(10) From there on he continues to hammer on the idea of replacing the ENTIRE roadway system and producing ALL of our power using Solar Roadways ALL at once. Again this is a ridiculous notion. Other technologies are being developed that will complement solar roadways–such as residential solar and wind. In addition, many of our existing power plants still have plenty of life in them and will continue supplying power for decades to come.
Thunderf00t also assumes that the FEDERAL government will be the one footing the bill–when in reality it is the States that are primarily responsible for building and maintaining the roadways.
(11) “…Of course there is the critical problem with energy transport…” (7:56) Wait a minute, didn’t he just say that the underground channels carrying the power will be too expensive to build? When we build these channels we will likely move existing lines underground, or replace them with new, cheap graphene lines. Doing this will also eliminate the need for long-distance high-voltage lines.
With the rise of residential solar, we are rapidly moving away from the centralized power model toward a distributed system where power is generated and stored locally. This means greater efficiency and fewer transmission losses. It also means reduced maintenance costs because they do not need specialists to fly out into the middle of nowhere to replace lines and transformers when they become damaged.
(12) “Do you know the size of the infrastructure you are proposing to build?” (10:00). You have already shown the infrastructure that is already been built. This is no different.
(13) “All the road technicians would now need to be electricians as well.” (10:13). No, but you would need both for the system to work.
(14) Thunderf00t goes on to challenge the use of LED’s–claiming that they would not be visible in direct sunlight (12:20), and that our current system of road markings is more cost-effective (10:45). However, he ignores the fact that although LED’s were used in the prototypes, other technologies–such as electronic ink (E-Ink)–could be employed in the final design.
(15) He does talk about using “liquid crystal” technology, but only to crack that it would prevent the solar cells from working (13:13). He obviously did not read up on the matter or he would have realized that transparent solar cells have already been developed and that Apple already has plans to integrate them into smartphones!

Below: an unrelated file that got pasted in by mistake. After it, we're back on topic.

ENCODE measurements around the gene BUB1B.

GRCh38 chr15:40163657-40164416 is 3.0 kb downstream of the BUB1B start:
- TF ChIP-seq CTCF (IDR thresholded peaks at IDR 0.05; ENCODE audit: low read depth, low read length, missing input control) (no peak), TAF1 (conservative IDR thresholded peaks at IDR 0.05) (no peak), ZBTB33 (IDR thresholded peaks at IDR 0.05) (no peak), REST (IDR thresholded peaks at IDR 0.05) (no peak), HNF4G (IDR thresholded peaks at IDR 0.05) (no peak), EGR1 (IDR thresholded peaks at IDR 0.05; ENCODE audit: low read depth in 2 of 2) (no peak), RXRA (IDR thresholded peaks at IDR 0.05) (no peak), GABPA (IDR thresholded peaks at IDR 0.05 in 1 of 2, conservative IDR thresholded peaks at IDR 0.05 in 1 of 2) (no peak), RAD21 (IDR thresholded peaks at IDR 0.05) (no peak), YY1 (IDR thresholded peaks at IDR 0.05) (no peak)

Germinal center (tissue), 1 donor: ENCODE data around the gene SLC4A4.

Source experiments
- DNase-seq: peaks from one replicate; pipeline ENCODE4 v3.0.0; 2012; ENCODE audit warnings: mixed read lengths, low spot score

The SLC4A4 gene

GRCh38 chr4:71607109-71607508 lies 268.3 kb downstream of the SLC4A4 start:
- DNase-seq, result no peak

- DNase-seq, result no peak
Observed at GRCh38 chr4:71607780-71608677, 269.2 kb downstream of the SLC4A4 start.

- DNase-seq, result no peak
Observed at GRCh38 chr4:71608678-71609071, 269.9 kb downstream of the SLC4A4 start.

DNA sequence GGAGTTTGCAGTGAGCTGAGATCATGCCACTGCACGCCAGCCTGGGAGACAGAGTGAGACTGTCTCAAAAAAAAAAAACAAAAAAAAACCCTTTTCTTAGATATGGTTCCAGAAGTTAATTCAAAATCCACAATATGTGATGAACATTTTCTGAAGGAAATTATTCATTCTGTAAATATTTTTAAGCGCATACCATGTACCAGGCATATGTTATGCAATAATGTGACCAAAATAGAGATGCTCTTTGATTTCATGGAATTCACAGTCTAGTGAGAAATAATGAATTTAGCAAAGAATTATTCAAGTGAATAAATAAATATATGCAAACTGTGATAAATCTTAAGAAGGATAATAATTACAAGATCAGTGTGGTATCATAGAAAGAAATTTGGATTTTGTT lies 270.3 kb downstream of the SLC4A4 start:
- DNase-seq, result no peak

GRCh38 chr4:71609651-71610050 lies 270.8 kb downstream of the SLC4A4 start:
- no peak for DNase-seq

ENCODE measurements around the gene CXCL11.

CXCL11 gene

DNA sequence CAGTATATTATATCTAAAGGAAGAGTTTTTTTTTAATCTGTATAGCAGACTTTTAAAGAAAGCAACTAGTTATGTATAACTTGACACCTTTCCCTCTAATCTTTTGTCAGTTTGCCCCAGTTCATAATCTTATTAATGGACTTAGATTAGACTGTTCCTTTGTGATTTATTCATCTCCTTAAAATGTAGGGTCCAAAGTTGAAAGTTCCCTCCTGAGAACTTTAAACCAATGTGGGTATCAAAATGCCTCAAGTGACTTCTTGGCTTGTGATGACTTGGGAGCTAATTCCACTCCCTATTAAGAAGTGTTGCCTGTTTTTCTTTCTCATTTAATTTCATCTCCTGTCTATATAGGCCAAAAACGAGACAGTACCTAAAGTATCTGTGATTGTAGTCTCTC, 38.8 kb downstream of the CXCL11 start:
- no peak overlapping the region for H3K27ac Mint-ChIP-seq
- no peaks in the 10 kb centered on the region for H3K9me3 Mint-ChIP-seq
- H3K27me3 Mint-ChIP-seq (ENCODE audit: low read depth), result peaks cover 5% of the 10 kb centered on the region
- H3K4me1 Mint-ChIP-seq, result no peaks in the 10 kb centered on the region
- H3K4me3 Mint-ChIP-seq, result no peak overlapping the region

(16) Again he revisits the idea that ALL solar roadways would have to have programmable markings (14:00)–it is an OPTION not a necessity.
(17) “As for creating jobs, YEAH…but so would creating a bridge to nowhere…” (16:00). Again, this is a strawman argument. We are talking about replacing EXISTING roads and infrastructure that people already use–infrastructure that is in bad need of repair.
(18) Thunderf00t has been pretty unfair up until this point, but at 16:45 he just turns NASTY–saying that using these “high-tech bricks to melt snow” is “BULLSHIT”. Now I agree that you cannot use the energy collected by the panels to melt the snow–because the panel cannot generate any power when covered with snow.
I also realize that the guy in the “Solar FREAKIN’ Roadways” promo video says that this is what happens. However, the video does not clam to be a professional analysis –it was made by some kid who wanted to tell the world about an exciting new technology.
However, having lived in Iowa and grown up in Pennsylvania, I can tell you that putting elements such as these in the roadway would save those states millions of dollars each year. Snowplows do much more than just push snow to the side of the road–they do serious damage to the surface that needs to be repaired every spring. Plus salt and cinders damage vehicles and pollute the environment. Melting the snow AS IT FALLS is a much better option.
While they cannot justify the cost to just heat the road, the combined savings from consolidating their data, energy, water management, and transportation infrastructure–along with the power it generates (during summer) MIGHT make it worthwhile.
(19) Then at 8:15 ThunderF00t makes the classic mistake of associating energy ABSORPTION with with energy EFFICIENCY. Yes, traditional roadways absorb nearly all sunlight, but they convert it all into heat–heat we cannot use to do anything useful. Heat that is wasted. Solar cells absorb less energy, but they convert it into ELECTRICITY, which we can use. That makes it useful.
(20) He goes on to estimate the cost to heat a roadway 370km long by 15 m wide at 25,000 Megawatt-Hours or $2 Million dollars a year. However, he ignores the fact that even at only 10% efficiency, that same roadway would be the equivalent of a 500 Mega-watt generator. Even if the area only received one hour of direct sunlight a day, it would still produce seven times the amount of energy it uses to melt the snow in the winter. That is a net gain of $12 Million dollars a year!
(21) “…they don’t have a clue about thermodynamics, energy transport, or road construction.” (20:00). — And Thunderf00t does not seem to know anything about economies of scale, convergent development, or distributed systems engineering. And at times he seems to be ignorant of basic cost-benefit analysis.
(22) “Roads are dirty…” (21:30) This is probably one of his better arguments. However, scientists have developed self-cleaning surfaces, and this technology might be applied to Solar Roadways.
(23) “…Their calculations assume that the solar panels under the road are going to be as efficient as a top-range solar plant” — NO. This is patently false. Their calculations are based on an efficiency of 15%. The very best solar panels perform at over 40% efficiency, and the average commercial cell performs at 20-22% efficiency. And with the advent of new thermal cells, efficiencies will continue to improve.
(24) Twenty-Two minutes in he finally makes a good solid argument against Solar Roadways, namely that it might be cheaper to build solar awnings OVER the roads and parking lots. However, these costs would have to be calculated and weighed against the cost-savings achieved by simultaneously upgrading the power grid and data-lines with the roadway.
(25) Then he goes right back to insulting the intelligence of those investing in the Solar Roadway technology.
Look, I do not believe that Solar Roadways are the most efficient way to provide power for the nation at large. I am inclined to agree with Thunderf00t that we are better off putting solar panels along the SIDE of the road for that purpose–which could have a variety of side-benefits as well. However, there is no need to make fallacious arguments or be a JERK about it.